Joseph Cannataci, the United Nation’s special rapporteur on the right to privacy, wrote an open letter to Abe last month expressing concern about increased surveillance under the anti-conspiracy bill. Chief Cabinet Secretary Yoshihide Suga said the letter was “inappropriate” and denied that the law would lead to excessive surveillance.
Opposition Democratic Party leader Renho, who goes by one name, in a statement blasted the ruling party tactics and termed the law “brutal” legislation that violated freedom of thought.
Thousands of demonstrators gathered outside parliament on Wednesday night to voice opposition to the bill. The general public is split on the need for the law, with about 40 per cent in favour and the same proportion against it in a Kyodo News poll conducted last month. More than 77 per cent said further explanation was needed.
“Peaceful demonstrations could be prohibited for being viewed as terrorism,” with the bill, said Miyuki Masuyama, a 54-year-old woman from Ibaraki Prefecture, north of Tokyo, who joined the rally outside the Diet, adding, “Our freedom of expression will be threatened.”
Among younger people who were interviewed by Kyodo News, Takehiro Kawashiri, a 19-year-old student at Chiba University, said, “It would be disgusting if our thoughts would be a target of investigation,” adding, “the law could encourage paranoia that we might be watched. It might be difficult to freely express our opinions.”
Demonstrations were also held elsewhere in Japan including in Fukushima Prefecture in northeastern Japan and Kagoshima Prefecture in southwestern Japan, where rallies drew about 500 protesters each.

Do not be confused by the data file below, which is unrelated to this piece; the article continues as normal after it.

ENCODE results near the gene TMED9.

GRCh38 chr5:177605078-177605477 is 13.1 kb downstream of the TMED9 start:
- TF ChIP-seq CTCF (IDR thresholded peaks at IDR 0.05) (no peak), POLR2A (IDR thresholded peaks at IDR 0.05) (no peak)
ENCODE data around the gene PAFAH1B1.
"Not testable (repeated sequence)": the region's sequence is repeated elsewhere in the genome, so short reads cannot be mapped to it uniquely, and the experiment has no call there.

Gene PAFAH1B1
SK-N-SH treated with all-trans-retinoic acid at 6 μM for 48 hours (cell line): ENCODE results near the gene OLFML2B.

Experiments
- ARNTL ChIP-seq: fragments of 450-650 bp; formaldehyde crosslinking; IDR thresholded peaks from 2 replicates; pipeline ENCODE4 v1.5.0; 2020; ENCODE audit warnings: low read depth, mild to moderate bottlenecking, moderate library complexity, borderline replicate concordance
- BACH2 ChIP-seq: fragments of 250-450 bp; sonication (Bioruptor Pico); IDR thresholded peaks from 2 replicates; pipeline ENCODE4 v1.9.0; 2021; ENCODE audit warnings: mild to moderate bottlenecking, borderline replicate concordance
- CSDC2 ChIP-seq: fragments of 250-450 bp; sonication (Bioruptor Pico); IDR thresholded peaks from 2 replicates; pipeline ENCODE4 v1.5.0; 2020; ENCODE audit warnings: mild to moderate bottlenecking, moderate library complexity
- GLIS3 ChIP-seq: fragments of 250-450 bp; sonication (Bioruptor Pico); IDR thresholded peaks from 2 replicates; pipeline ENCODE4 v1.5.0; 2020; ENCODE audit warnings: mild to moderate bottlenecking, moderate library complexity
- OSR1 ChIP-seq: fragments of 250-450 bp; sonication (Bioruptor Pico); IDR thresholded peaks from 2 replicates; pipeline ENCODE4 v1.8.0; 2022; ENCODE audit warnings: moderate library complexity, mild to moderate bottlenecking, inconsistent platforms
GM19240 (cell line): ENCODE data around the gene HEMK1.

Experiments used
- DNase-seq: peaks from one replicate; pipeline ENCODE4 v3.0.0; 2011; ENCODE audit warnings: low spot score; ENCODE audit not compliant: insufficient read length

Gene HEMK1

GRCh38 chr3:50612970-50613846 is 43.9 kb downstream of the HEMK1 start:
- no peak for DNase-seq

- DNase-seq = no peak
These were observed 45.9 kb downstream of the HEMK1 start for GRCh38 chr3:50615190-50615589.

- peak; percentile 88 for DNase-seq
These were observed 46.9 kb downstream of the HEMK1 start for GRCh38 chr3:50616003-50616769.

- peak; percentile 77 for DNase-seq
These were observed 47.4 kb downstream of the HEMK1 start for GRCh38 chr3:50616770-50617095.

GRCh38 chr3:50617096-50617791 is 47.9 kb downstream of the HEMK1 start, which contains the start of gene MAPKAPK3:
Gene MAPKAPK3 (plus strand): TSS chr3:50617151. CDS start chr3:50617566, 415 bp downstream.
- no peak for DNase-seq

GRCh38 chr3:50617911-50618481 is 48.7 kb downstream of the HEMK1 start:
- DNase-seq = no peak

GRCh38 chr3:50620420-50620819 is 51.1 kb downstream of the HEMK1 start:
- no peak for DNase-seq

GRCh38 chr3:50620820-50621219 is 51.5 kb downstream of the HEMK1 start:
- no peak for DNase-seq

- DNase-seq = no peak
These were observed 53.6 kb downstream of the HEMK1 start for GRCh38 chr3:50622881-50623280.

Some senior figures in Abe’s ruling Liberal Democratic Party have spoken out against rushing into a constitutional change, the next major item on Abe’s agenda. Others are concerned that he may take his eye off the ball when it comes to reviving the economy or dealing with Japan’s sliding population.
“The government shouldn’t use all its energy on constitutional debate,” Shigeru Ishiba, a senior LDP lawmaker who favours constitutional change, said.
“The party has to have a debate on what to prioritise, be it social policy, economic policy or the constitution.”
Japan’s new ‘conspiracy’ law
● It applies to the planning of the commission of 277 different crimes.
● The application of the law is limited to terrorist groups and other organised crime groups.
● The charge requires specific planning efforts such as surveying a location.
● Penalties are reduced for those who turn themselves in before the commission of a crime.
● A prison term up to five years will be applied for the planning of serious crimes, or a penalty of up to two years in prison will be applied to a conspiracy to commit lesser crimes.
● It also punishes plots made for the purpose of maintaining or expanding the illicit interests of organised crime groups.
Blloomberg Kyodo and Reuters